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NASA to Test New Solar Sail Technology

The Solar Sail demonstration mission. Credit: NASA


Solar sails, much like anti-matter and ion engines appear at first glance to only exist in science fiction. Many technologies from science fiction however, become science fact.

In the example of solar sails, perfecting the technology would allow spacecraft to travel through our solar system using very little fuel.

NASA has been making strides with solar sail technology. Using the NanoSail-D mission, NASA continues to gather valuable data on how well solar sails perform in space. The Planetary Society will also be testing solar sail technology with their LightSail-1 project sometime next year.

How will NASA (and others) test solar sail technology, and develop it into a common, reliable technology?

The second of three recently announced technology demonstrations, The Solar Sail Demonstration, will test the deployment of a solar sail in space along with testing attitude control. The solar sail will also execute a navigation sequence with mission-capable accuracy.

In order to make science fiction into reality, NASA engineers are testing solar sails that could one day provide the propulsion for deep space missions. Spacecraft using solar sails would travel in our solar system in a similar manner to a sailboat through water, except spacecraft using solar sails would rely on sunlight instead of wind. A spacecraft propelled by a solar sail would use the sail to capture photons emitted from the Sun. Over time, the buildup of the solar photons provides enough thrust for a small spacecraft to travel in space.

NASA’s solar sail demonstration mission will deploy and operate a sail area 7 times larger than ever flown in space. The technology used in the demonstration will be applicable to many future space missions, including use in space weather warning systems to provide timely and accurate warnings of solar flare activity. The solar sail demonstration is a collaborative effort between The National Oceanic and Atmospheric Administration (NOAA), NASA and contractor L’Garde Inc.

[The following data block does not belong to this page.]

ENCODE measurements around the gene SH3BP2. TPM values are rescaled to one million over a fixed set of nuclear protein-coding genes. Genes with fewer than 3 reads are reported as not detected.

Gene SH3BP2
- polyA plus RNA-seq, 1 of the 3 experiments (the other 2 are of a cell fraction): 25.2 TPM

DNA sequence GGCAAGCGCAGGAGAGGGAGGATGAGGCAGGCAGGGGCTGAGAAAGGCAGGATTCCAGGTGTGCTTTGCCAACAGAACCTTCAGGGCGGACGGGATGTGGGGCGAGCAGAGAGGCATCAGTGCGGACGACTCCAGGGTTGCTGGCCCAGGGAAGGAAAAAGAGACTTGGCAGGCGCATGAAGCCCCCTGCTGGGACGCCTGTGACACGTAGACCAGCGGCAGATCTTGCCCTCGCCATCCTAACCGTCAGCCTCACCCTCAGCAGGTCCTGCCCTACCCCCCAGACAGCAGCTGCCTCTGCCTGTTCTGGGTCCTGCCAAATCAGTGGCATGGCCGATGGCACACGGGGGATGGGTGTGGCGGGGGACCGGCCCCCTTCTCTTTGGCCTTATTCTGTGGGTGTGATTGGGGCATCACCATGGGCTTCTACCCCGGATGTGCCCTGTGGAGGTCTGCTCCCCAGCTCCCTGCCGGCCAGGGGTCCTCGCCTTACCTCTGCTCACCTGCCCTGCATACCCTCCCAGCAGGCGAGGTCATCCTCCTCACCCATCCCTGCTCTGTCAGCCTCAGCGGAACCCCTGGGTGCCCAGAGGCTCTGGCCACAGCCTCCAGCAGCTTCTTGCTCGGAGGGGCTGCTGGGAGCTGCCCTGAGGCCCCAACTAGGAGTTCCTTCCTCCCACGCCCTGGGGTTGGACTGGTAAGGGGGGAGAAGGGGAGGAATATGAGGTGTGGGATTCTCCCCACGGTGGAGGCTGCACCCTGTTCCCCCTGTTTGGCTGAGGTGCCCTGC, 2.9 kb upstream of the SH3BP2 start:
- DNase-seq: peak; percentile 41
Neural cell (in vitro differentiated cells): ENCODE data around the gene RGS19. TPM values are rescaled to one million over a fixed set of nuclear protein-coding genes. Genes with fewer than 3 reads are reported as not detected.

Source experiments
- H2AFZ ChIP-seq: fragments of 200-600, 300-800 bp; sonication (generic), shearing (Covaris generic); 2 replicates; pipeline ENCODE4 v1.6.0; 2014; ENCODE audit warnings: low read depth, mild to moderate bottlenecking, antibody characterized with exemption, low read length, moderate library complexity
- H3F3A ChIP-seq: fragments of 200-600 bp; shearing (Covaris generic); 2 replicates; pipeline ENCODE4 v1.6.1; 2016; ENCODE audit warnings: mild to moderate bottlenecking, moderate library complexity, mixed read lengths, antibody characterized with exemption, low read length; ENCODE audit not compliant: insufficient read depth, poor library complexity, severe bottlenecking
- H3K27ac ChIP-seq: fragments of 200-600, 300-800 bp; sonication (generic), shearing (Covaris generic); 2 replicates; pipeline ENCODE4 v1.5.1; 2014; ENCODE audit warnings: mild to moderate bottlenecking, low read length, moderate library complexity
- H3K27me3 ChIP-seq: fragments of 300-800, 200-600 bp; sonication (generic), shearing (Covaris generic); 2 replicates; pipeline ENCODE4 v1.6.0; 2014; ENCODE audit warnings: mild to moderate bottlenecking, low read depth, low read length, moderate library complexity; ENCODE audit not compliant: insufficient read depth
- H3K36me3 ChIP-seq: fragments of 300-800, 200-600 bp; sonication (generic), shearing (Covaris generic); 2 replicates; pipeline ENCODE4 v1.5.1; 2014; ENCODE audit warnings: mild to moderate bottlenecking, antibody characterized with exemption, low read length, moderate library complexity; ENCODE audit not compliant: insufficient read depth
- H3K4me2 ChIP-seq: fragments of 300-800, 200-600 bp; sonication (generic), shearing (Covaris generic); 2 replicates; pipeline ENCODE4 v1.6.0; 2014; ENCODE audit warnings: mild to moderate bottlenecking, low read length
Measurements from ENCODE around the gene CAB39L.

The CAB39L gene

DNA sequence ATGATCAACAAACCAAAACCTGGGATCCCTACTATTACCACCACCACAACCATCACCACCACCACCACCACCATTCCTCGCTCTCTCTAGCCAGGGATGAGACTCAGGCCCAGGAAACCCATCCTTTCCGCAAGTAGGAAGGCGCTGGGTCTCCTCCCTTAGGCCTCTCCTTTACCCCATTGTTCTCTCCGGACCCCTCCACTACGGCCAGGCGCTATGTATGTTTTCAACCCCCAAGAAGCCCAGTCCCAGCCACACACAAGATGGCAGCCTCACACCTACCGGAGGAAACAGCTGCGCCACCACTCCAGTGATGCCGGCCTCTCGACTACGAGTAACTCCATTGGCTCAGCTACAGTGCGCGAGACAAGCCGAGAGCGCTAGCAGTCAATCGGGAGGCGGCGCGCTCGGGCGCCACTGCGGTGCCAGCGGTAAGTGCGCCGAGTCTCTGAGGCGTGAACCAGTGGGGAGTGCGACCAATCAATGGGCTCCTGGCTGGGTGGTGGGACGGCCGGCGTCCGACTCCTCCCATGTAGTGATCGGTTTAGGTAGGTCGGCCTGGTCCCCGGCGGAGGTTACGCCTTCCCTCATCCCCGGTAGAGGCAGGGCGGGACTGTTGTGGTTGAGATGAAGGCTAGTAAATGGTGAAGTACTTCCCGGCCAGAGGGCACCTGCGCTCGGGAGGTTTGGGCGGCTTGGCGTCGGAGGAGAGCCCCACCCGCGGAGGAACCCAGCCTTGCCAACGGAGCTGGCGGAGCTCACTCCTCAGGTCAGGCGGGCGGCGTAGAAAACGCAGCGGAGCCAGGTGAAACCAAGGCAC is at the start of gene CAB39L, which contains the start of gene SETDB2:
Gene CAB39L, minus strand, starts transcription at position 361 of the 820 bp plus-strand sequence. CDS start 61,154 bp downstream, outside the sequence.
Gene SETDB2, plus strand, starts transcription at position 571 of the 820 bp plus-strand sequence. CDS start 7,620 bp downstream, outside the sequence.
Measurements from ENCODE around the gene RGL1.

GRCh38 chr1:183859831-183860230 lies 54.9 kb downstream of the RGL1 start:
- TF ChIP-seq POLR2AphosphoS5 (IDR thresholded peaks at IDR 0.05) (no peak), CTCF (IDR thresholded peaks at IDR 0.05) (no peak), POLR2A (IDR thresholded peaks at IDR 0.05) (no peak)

NASA lists several capabilities solar sails have to offer, such as:

  • Orbital Debris: Orbital debris can be captured and removed from orbit over a period of years using the small solar-sail thrust.
  • De-orbit of spent satellites: Solar sails can be integrated into satellite payloads so that the satellite can be de-orbited at the end of its mission.
  • Station keeping: Using the low propellantless thrust of a solar sail to provide station keeping for unstable in-space locations.
  • Deep space propulsion: Payloads free of the Earth’s pull can be continuously and efficiently accelerated to the other planets, or out of the solar system, such as proposed in Project Encounter.
  • As an example, the GeoStorm project considers locating solar storm warning satellites at pseudo Lagrange points three times further from the Earth by using the solar sail to cancel some solar gravitational pull, thus increasing warning time from ~15 minutes to ~45 minutes.

    Providing a satellite with a persistent view of northern or southern latitudes, i.e., a “pole-sitter” project. This allows the observational advantages of today’s geosynchronous satellites for orbits with view angles of the northern and southern high-latitudes.